Last week my friend and fellow photographer MK Smith and I went on a “photo safari” to South Dakota, including two days at Badlands National Park. This place of rocky, red spires, deep canyons and never-ending rolling grasslands strikes me as both subtle and harsh all at once. A bright, sunny sky can moments later be clouded with thunderheads; a steep, rugged hillside gives way to a juniper tree-filled canyon; and birds and animals flourish despite a lack of lushness and water. The tiny towns of Scenic and Interior were sad and lonely, yet the view from 3,282 feet atop Sheep Mountain was awe-inspiring. Everything worth doing in the Badlands involved travel along narrow, sometimes steep, gravel roads. And during the golden hours of sunrise and sunset this dramatic, almost lunar, landscape seems like the most beautiful and peaceful place in the world.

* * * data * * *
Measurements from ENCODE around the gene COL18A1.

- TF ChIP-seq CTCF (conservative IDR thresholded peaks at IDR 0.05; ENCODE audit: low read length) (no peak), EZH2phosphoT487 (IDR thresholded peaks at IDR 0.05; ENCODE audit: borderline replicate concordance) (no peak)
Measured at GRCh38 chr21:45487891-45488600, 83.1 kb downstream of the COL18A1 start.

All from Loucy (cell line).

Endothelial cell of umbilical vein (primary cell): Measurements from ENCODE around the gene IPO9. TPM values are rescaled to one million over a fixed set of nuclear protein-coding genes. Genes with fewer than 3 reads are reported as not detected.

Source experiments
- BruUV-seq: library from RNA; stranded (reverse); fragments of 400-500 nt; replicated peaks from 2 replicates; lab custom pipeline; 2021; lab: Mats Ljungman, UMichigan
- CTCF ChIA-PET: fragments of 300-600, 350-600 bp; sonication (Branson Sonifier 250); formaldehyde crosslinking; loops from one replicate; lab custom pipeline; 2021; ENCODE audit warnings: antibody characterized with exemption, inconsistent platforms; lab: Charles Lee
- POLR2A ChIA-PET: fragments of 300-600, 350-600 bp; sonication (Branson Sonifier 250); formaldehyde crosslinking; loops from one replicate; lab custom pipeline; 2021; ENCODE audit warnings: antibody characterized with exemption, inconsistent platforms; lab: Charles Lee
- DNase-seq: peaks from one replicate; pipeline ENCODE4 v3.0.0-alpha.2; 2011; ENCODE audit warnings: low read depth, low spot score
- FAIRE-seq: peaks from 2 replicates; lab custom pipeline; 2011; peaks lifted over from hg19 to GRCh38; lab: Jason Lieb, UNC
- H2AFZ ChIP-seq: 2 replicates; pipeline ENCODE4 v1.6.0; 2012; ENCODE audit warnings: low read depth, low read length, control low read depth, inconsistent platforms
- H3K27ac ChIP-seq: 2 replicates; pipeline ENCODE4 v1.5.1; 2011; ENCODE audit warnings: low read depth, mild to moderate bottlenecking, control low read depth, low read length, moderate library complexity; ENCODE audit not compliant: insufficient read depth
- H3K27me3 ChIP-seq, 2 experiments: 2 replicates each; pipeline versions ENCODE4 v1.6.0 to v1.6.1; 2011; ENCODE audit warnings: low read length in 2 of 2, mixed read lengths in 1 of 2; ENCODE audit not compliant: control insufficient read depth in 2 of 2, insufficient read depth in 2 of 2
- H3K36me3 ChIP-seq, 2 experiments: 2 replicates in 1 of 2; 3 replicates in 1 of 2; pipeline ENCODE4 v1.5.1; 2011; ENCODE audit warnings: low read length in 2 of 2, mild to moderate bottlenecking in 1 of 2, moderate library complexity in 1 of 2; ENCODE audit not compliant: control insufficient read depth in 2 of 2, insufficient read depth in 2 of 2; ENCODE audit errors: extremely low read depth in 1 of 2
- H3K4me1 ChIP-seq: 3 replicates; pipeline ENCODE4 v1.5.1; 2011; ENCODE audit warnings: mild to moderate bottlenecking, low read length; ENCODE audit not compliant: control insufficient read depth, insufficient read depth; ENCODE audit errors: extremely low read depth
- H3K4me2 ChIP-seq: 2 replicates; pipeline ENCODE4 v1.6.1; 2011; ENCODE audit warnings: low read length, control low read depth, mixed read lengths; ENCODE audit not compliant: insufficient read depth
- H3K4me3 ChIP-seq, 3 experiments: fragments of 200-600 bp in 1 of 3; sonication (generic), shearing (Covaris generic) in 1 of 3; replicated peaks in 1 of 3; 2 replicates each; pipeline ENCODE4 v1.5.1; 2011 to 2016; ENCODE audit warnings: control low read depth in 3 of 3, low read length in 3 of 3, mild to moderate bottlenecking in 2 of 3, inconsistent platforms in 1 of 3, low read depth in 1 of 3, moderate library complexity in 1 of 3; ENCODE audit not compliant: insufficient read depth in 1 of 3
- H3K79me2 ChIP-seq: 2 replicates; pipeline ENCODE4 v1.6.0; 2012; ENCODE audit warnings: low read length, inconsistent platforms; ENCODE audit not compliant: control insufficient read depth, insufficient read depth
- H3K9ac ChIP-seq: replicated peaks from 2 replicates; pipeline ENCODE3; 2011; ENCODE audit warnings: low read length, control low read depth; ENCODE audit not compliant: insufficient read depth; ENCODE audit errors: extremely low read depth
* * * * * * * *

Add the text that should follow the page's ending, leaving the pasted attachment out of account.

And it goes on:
My trip included a stay on the edge of a butte overlooking the national park on one side and the White River on the other. Circle View Guest Ranch is located at the end of a mile long dirt driveway about 5 miles from the Badlands. Ranch dog Hank offers free tours of the stunning property, and guests are treated to a ranch breakfast each morning which includes eggs from their free range chicken flock. The highlight of my trip was a pre-dawn drive through the Buffalo Gap National Grasslands and then on to Sheep Mountain Table to watch the sun rise over the Badlands’ remote south unit, which is managed by the Oglala-Lakota Tribe. Before reaching the summit, an antelope sprinted across the road in front of us setting the tone for an amazing day of new sights and adventures.